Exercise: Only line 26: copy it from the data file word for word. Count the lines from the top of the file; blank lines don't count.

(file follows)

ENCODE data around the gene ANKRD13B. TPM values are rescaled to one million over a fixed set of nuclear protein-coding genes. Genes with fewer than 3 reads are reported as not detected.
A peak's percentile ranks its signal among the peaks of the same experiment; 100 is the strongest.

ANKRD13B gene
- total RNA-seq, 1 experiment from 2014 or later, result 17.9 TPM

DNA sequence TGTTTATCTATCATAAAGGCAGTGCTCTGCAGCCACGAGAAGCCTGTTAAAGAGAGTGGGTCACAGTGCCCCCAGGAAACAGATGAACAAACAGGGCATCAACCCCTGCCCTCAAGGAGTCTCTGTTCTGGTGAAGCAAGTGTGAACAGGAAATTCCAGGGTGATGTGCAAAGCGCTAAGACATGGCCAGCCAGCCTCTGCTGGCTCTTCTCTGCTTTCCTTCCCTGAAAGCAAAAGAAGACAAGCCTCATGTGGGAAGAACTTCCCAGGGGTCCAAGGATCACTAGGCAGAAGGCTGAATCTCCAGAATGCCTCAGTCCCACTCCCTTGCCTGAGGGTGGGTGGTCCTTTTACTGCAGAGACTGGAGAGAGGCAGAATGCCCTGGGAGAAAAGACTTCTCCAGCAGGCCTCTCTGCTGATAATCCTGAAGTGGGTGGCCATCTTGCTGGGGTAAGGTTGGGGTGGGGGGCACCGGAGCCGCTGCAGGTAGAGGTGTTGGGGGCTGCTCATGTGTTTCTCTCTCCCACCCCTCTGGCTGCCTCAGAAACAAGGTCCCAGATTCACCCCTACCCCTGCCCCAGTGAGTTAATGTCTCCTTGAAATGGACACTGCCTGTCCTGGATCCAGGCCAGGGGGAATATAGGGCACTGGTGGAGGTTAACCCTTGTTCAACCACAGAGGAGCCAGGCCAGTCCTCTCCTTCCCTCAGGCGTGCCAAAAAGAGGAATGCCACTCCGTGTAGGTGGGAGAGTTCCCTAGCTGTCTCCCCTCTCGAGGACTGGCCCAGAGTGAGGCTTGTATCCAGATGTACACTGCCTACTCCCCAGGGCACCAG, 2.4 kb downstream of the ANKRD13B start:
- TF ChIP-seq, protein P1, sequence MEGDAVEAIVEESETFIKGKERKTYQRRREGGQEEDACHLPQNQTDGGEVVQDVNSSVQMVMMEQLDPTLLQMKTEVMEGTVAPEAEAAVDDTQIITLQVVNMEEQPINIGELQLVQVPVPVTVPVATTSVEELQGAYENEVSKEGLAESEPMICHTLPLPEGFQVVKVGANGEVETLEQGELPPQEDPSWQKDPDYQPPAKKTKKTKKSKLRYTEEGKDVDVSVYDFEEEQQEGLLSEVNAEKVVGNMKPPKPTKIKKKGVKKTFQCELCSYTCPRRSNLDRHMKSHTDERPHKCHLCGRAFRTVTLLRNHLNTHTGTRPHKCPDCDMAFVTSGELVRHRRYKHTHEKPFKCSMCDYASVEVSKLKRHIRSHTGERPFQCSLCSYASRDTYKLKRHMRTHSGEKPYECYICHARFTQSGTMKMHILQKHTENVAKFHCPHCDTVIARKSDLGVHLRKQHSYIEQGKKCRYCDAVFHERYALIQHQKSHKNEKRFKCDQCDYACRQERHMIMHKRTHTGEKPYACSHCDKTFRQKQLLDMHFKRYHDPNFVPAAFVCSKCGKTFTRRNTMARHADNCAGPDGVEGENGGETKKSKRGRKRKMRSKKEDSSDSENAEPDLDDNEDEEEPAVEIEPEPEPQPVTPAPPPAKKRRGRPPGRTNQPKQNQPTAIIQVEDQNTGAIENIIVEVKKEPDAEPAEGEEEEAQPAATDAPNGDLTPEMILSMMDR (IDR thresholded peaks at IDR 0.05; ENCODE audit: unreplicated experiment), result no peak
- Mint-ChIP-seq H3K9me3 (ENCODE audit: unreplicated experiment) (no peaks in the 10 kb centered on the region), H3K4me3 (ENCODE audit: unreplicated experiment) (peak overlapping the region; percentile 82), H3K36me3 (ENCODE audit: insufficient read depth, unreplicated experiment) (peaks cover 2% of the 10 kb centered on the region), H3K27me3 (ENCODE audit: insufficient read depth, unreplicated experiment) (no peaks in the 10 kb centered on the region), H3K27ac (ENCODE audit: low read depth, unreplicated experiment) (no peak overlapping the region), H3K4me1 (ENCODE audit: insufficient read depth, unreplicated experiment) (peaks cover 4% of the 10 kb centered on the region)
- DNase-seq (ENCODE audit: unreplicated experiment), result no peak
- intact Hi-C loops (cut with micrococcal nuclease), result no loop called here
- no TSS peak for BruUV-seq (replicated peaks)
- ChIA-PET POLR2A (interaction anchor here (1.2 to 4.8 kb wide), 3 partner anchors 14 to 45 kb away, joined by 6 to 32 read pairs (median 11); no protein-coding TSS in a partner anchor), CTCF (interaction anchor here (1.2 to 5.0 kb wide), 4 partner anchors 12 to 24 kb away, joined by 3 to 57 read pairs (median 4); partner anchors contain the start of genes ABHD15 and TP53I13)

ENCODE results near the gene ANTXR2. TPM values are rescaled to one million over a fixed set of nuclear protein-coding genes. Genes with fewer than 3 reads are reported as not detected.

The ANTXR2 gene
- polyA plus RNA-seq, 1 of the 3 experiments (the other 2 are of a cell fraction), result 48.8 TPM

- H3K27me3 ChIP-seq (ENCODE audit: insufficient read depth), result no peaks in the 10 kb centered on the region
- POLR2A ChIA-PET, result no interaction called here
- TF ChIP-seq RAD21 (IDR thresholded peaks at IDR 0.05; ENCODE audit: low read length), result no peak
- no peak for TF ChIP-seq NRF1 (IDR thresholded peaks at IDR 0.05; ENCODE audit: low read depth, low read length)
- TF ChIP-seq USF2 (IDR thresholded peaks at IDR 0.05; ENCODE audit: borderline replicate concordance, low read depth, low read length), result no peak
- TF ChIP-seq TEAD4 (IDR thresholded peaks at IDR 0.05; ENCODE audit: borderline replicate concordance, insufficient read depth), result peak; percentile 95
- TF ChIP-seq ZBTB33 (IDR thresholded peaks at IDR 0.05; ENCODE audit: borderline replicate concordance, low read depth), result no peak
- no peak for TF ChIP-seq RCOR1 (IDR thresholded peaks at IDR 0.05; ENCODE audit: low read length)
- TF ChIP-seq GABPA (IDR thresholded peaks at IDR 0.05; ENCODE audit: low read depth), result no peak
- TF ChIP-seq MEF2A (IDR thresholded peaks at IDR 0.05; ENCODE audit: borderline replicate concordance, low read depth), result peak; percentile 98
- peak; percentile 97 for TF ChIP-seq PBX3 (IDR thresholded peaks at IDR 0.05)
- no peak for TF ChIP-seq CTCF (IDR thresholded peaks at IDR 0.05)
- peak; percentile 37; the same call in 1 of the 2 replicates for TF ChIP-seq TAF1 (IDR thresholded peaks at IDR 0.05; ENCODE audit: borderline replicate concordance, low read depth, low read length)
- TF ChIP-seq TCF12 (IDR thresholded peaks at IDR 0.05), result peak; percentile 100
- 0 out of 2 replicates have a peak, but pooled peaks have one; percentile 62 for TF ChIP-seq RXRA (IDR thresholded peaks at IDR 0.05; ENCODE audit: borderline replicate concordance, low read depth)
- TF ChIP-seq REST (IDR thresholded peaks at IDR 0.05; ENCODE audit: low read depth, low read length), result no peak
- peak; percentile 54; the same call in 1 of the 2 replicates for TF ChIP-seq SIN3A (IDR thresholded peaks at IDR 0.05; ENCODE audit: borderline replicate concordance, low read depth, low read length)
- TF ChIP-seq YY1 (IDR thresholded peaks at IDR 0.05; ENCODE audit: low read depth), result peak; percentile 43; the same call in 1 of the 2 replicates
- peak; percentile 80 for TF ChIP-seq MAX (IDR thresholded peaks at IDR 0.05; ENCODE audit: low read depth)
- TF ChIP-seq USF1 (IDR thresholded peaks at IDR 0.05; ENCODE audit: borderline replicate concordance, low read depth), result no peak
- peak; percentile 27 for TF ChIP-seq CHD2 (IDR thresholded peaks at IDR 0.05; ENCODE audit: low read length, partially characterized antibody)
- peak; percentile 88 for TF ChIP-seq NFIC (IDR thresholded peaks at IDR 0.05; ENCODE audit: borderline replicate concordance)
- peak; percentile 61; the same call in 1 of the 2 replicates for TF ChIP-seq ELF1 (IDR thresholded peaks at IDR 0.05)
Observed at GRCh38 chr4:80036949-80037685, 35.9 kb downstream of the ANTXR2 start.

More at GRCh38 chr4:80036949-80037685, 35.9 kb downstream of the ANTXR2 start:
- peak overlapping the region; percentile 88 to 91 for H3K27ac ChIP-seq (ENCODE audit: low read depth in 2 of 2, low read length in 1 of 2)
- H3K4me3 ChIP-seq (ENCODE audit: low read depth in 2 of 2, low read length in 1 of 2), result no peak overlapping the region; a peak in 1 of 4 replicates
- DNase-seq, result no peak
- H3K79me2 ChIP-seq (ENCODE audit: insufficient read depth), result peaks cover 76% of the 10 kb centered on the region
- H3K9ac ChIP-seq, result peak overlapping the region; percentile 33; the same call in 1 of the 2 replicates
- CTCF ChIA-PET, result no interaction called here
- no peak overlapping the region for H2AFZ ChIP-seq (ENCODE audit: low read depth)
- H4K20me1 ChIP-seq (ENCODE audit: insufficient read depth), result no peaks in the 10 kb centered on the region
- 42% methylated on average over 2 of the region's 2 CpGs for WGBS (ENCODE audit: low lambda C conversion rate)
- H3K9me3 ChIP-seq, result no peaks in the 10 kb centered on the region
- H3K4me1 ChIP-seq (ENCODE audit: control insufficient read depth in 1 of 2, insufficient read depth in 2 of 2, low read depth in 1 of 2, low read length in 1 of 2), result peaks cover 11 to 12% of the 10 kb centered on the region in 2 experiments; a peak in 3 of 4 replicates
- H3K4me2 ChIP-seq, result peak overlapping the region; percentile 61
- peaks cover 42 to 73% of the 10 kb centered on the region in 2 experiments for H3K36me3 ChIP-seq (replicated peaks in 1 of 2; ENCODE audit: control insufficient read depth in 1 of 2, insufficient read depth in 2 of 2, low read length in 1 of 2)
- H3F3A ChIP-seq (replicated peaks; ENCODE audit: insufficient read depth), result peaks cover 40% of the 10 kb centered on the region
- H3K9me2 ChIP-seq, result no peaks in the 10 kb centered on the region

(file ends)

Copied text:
- no peak for TF ChIP-seq CTCF (IDR thresholded peaks at IDR 0.05)